The boy was very much alone.  He was a boy in every conventional sense.  To all outward appearances he seemed perfectly normal.  He was not.  He harbored dark thoughts, out of fear, because his life was out of his control.

The fantasy of the Jedi grew to occupy his every waking thought.  He imagined a man who could give him guidance, but this was not the pure Jedi.  This was the man who couldn't die.  The corruption.  The perversion.  The Jedi was the one who represented the contradiction, the thing he couldn't reconcile.

He thought about both a great deal.  In the fantasy, one of them came to rescue him from his plight, but it wasn't the man who couldn't die, the man of guidance, but rather the more generalized image of the Jedi, the idea of the hero, whose only function was to give him a different set of circumstances.  He'd begun to blend the idea of the hero with the image of the angels he'd heard of, who reminded him so much of his mother, the only source of support he had ever trusted, the one he feared on a daily basis would be taken away, if his master ever decided to send him somewhere else.  He began to fear the Jedi would not be able to help him, that a hero was someone who only intervened.  In other words, just another master.  Would the man who couldn't die, the man of guidance, be the same?  That was why he needed the angel, the one who would always support him, who would be there when he finally became free.  She, and he could not think of the angel in any other term, would be the necessary link, perhaps between all of them, the support he would need above all else.

The fantasy began to frighten him.  The more he thought about it, the more it seemed destined to end in disaster.  He had been left in a terrible situation, which he was keenly aware of, which was why he had the fantasy in the first place.  It was a fatal trap.  Even his great hope was pointless, self-defeating, destined for a bad end.

By the way, there are no fairy tales on Tatooine, only cautionary ones...


Sunday, November 2, 2014

101 Star Wars Variations 100: Padme Didn't Die

Anakin Skywalker married the former Queen Amidala of Naboo, thereafter known as Padme, one-time senator of the Republic.  In time, he turned his dedication to the Jedi way into a path towards the Dark Side, where he became known as Darth Vader.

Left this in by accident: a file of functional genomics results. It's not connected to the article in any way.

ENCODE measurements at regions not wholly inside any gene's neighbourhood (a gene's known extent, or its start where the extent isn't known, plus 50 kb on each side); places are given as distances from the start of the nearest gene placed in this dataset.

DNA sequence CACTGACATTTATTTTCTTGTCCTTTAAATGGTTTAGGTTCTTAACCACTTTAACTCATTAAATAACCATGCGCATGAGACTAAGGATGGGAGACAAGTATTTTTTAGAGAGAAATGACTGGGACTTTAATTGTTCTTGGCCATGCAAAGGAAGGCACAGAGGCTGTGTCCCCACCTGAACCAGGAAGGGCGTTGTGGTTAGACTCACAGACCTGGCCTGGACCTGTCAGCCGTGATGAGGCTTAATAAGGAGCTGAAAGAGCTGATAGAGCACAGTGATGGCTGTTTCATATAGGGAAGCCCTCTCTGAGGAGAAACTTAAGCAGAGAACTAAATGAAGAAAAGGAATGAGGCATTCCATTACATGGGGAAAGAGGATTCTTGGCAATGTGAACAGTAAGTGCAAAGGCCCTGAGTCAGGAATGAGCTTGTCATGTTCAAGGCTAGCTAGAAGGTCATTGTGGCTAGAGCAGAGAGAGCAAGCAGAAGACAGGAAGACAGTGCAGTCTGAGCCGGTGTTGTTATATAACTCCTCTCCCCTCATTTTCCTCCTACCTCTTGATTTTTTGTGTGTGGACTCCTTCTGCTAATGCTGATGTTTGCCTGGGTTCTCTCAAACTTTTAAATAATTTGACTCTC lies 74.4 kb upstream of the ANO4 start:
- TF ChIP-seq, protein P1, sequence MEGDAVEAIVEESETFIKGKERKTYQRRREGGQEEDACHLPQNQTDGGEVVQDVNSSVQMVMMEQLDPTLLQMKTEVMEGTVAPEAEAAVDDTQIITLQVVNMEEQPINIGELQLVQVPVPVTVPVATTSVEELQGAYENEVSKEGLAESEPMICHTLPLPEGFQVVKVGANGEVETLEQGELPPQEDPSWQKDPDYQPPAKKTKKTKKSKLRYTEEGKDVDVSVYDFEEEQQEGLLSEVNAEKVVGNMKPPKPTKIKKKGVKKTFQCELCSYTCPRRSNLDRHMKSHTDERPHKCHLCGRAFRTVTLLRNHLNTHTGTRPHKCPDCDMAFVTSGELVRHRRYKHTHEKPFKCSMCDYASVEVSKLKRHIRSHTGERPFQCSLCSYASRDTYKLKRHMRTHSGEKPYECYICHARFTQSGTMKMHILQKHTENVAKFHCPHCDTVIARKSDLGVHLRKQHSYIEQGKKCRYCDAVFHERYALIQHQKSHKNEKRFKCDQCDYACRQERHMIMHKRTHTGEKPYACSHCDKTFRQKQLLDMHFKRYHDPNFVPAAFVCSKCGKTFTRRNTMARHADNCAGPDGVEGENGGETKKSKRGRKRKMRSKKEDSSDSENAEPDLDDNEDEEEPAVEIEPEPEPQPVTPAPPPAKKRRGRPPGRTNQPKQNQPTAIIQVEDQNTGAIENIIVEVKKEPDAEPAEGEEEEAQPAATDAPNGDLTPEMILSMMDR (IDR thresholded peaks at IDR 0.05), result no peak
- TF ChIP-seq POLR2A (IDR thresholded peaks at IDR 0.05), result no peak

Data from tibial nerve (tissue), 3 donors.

When the transformation was complete, after his body became horribly mutilated and scarred in his duel with Obi-Wan Kenobi on Mustafar and he stood encased in his life-preserving apparatus, he no longer had a bride.  But Padme didn't die.

She did not go into hiding.  You cannot hide on your home world, where everyone has known you since you were born.  She did not retreat.  She began a grieving process.

She had also just given birth, to twins, who were taken to Tatooine and Alderaan to be raised by foster parents, who could nurture them and give them futures that Padme could no longer envision on her own.  On her own she felt weak, too weak.  All her life she'd been strong, and suddenly she no longer believed in herself.  What else could she do?  What else could be expected of her?  Vader became the personification of evil, a specter even the Empire feared, buried in layers of myth, so that even those who knew him personally didn't know how to behave around him.  They came up with various solutions, and none of them were adequate.

The reverse would have been true of Padme as well, if she'd returned to her life.  She could no longer hide the truth, but she did not want to live with it, either.  There had been reports of her death, of course, and she let them persist so long that they became the basis for her exile.  The same had been said about a few of her Jedi friends, with whom she remained in contact.  One of them was Yoda, the other Kenobi, who agreed to watch over her son on Tatooine.  Theirs was an exclusive club.